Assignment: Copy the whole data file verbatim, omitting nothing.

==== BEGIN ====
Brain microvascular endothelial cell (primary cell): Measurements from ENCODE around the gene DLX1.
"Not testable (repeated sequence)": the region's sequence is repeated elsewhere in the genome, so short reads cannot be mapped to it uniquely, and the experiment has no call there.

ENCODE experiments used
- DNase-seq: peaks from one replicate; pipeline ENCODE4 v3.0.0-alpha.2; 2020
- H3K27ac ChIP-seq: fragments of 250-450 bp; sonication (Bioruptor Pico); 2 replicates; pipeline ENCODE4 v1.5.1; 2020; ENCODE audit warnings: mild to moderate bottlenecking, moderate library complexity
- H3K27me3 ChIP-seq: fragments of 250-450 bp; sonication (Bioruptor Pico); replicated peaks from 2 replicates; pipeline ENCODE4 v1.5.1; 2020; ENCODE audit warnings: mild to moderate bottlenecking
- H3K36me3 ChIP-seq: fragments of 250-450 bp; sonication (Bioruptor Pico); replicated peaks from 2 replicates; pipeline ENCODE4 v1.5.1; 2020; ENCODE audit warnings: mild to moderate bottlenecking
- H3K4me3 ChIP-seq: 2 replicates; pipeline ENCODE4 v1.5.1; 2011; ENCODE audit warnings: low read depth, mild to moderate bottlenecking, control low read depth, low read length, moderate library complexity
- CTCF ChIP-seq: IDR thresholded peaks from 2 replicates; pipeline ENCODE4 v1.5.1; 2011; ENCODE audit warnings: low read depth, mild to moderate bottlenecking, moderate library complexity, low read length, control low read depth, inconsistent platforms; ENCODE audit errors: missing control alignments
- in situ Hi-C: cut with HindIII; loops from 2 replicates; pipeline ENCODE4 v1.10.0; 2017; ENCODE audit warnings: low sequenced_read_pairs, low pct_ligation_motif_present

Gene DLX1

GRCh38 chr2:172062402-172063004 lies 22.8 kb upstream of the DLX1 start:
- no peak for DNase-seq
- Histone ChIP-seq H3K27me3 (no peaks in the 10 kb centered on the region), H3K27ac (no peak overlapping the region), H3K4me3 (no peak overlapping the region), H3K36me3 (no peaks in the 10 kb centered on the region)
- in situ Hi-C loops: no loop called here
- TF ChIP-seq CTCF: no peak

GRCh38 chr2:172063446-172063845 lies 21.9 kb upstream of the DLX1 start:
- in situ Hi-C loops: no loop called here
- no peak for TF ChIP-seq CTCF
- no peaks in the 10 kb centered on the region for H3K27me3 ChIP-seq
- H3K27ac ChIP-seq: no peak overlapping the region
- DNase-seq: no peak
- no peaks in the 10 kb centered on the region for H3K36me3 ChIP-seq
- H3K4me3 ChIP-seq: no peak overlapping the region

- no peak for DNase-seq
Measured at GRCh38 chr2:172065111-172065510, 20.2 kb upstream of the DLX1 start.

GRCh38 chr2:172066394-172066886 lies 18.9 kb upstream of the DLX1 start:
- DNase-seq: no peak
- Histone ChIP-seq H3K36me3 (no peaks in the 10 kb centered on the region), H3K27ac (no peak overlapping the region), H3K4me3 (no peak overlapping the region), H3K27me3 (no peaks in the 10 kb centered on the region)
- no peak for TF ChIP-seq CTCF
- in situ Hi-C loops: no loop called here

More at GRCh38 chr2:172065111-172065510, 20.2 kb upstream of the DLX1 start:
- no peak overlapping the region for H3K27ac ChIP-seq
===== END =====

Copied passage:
Brain microvascular endothelial cell (primary cell): Measurements from ENCODE around the gene DLX1.
"Not testable (repeated sequence)": the region's sequence is repeated elsewhere in the genome, so short reads cannot be mapped to it uniquely, and the experiment has no call there.

ENCODE experiments used
- DNase-seq: peaks from one replicate; pipeline ENCODE4 v3.0.0-alpha.2; 2020
- H3K27ac ChIP-seq: fragments of 250-450 bp; sonication (Bioruptor Pico); 2 replicates; pipeline ENCODE4 v1.5.1; 2020; ENCODE audit warnings: mild to moderate bottlenecking, moderate library complexity
- H3K27me3 ChIP-seq: fragments of 250-450 bp; sonication (Bioruptor Pico); replicated peaks from 2 replicates; pipeline ENCODE4 v1.5.1; 2020; ENCODE audit warnings: mild to moderate bottlenecking
- H3K36me3 ChIP-seq: fragments of 250-450 bp; sonication (Bioruptor Pico); replicated peaks from 2 replicates; pipeline ENCODE4 v1.5.1; 2020; ENCODE audit warnings: mild to moderate bottlenecking
- H3K4me3 ChIP-seq: 2 replicates; pipeline ENCODE4 v1.5.1; 2011; ENCODE audit warnings: low read depth, mild to moderate bottlenecking, control low read depth, low read length, moderate library complexity
- CTCF ChIP-seq: IDR thresholded peaks from 2 replicates; pipeline ENCODE4 v1.5.1; 2011; ENCODE audit warnings: low read depth, mild to moderate bottlenecking, moderate library complexity, low read length, control low read depth, inconsistent platforms; ENCODE audit errors: missing control alignments
- in situ Hi-C: cut with HindIII; loops from 2 replicates; pipeline ENCODE4 v1.10.0; 2017; ENCODE audit warnings: low sequenced_read_pairs, low pct_ligation_motif_present

Gene DLX1

GRCh38 chr2:172062402-172063004 lies 22.8 kb upstream of the DLX1 start:
- no peak for DNase-seq
- Histone ChIP-seq H3K27me3 (no peaks in the 10 kb centered on the region), H3K27ac (no peak overlapping the region), H3K4me3 (no peak overlapping the region), H3K36me3 (no peaks in the 10 kb centered on the region)
- in situ Hi-C loops: no loop called here
- TF ChIP-seq CTCF: no peak

GRCh38 chr2:172063446-172063845 lies 21.9 kb upstream of the DLX1 start:
- in situ Hi-C loops: no loop called here
- no peak for TF ChIP-seq CTCF
- no peaks in the 10 kb centered on the region for H3K27me3 ChIP-seq
- H3K27ac ChIP-seq: no peak overlapping the region
- DNase-seq: no peak
- no peaks in the 10 kb centered on the region for H3K36me3 ChIP-seq
- H3K4me3 ChIP-seq: no peak overlapping the region

- no peak for DNase-seq
Measured at GRCh38 chr2:172065111-172065510, 20.2 kb upstream of the DLX1 start.

GRCh38 chr2:172066394-172066886 lies 18.9 kb upstream of the DLX1 start:
- DNase-seq: no peak
- Histone ChIP-seq H3K36me3 (no peaks in the 10 kb centered on the region), H3K27ac (no peak overlapping the region), H3K4me3 (no peak overlapping the region), H3K27me3 (no peaks in the 10 kb centered on the region)
- no peak for TF ChIP-seq CTCF
- in situ Hi-C loops: no loop called here

More at GRCh38 chr2:172065111-172065510, 20.2 kb upstream of the DLX1 start:
- no peak overlapping the region for H3K27ac ChIP-seq